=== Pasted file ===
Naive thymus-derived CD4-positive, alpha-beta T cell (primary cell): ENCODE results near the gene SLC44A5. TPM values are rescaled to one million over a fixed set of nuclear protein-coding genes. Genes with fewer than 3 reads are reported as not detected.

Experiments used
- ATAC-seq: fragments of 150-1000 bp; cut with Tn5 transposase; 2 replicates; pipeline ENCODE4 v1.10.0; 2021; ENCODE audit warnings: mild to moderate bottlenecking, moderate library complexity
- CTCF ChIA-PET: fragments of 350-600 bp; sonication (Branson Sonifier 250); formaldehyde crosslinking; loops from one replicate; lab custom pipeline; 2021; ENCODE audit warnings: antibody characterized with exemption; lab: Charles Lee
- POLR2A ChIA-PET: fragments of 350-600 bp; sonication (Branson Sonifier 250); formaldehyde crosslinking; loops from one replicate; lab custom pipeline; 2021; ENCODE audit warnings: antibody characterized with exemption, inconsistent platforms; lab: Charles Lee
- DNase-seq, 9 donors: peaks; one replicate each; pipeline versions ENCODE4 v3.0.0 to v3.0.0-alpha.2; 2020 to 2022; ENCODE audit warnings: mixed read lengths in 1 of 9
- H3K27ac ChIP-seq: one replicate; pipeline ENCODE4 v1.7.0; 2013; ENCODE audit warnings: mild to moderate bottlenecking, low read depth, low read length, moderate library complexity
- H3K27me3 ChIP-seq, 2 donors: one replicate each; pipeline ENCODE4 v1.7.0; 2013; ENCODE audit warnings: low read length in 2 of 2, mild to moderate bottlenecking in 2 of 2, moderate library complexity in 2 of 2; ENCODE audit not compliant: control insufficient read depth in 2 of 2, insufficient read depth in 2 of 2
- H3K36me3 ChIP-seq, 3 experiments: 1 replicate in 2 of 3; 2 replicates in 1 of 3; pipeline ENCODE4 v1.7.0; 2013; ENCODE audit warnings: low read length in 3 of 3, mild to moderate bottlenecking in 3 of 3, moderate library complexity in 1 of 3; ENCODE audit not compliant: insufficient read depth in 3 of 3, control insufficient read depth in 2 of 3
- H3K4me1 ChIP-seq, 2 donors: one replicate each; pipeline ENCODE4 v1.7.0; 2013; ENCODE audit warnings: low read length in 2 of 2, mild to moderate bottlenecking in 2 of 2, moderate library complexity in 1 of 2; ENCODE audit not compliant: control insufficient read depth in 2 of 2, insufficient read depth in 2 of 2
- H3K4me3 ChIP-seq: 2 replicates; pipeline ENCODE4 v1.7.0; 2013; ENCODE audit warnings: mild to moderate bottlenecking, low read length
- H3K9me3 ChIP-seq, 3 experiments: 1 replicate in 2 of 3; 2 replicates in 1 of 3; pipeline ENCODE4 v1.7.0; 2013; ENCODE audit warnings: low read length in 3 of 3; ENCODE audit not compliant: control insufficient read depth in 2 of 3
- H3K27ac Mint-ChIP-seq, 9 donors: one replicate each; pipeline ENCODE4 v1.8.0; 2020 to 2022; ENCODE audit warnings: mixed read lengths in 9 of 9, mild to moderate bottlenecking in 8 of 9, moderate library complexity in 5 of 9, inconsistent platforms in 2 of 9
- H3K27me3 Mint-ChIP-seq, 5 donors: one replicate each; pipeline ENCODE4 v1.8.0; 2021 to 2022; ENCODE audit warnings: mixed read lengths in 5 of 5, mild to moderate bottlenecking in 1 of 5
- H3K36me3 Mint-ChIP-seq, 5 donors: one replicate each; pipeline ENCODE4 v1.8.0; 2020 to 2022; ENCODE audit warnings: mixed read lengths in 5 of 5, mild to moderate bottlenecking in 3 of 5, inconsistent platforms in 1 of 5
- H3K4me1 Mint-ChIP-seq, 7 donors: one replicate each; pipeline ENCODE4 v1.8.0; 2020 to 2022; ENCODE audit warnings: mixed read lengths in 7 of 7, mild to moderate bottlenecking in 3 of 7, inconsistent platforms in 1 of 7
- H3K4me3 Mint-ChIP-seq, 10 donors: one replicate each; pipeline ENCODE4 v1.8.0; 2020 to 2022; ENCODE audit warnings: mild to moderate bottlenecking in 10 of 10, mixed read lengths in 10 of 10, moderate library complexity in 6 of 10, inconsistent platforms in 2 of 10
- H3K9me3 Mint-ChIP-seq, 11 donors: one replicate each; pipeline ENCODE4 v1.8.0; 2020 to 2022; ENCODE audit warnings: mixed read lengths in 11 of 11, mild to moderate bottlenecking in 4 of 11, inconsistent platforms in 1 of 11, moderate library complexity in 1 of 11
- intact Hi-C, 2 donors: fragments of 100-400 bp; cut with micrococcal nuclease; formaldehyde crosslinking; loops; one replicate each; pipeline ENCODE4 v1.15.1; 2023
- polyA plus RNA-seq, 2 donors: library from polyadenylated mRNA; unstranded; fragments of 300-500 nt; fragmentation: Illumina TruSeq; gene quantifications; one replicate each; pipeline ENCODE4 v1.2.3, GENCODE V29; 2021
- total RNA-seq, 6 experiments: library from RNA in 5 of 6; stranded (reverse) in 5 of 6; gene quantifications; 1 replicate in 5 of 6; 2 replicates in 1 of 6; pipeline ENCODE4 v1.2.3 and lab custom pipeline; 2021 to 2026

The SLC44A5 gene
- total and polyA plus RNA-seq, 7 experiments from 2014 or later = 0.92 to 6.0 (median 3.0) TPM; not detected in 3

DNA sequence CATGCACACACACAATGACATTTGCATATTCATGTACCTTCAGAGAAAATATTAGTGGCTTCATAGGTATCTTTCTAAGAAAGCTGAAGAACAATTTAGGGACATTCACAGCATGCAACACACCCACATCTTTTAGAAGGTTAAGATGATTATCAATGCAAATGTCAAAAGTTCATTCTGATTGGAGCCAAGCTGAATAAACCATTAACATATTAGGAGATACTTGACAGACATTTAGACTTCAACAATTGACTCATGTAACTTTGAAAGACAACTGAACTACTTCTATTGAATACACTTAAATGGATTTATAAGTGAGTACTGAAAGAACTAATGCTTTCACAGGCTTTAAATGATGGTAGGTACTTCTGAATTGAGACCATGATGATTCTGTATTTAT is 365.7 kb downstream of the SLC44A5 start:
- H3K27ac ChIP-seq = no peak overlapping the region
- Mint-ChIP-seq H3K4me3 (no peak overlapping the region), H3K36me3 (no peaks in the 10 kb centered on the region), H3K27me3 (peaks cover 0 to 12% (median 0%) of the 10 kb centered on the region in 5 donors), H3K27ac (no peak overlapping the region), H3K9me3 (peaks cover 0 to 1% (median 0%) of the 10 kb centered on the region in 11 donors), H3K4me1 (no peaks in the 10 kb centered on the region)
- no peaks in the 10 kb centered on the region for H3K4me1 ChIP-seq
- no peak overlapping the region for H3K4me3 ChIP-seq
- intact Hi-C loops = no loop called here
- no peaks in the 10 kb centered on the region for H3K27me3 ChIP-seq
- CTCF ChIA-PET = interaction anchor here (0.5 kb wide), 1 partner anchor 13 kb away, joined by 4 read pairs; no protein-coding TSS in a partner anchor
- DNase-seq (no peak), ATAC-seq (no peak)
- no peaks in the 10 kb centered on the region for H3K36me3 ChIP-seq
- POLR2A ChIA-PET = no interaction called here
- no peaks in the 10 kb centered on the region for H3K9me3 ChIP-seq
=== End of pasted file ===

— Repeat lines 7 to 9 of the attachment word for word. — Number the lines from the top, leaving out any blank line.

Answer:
- H3K27ac ChIP-seq: one replicate; pipeline ENCODE4 v1.7.0; 2013; ENCODE audit warnings: mild to moderate bottlenecking, low read depth, low read length, moderate library complexity
- H3K27me3 ChIP-seq, 2 donors: one replicate each; pipeline ENCODE4 v1.7.0; 2013; ENCODE audit warnings: low read length in 2 of 2, mild to moderate bottlenecking in 2 of 2, moderate library complexity in 2 of 2; ENCODE audit not compliant: control insufficient read depth in 2 of 2, insufficient read depth in 2 of 2
- H3K36me3 ChIP-seq, 3 experiments: 1 replicate in 2 of 3; 2 replicates in 1 of 3; pipeline ENCODE4 v1.7.0; 2013; ENCODE audit warnings: low read length in 3 of 3, mild to moderate bottlenecking in 3 of 3, moderate library complexity in 1 of 3; ENCODE audit not compliant: insufficient read depth in 3 of 3, control insufficient read depth in 2 of 3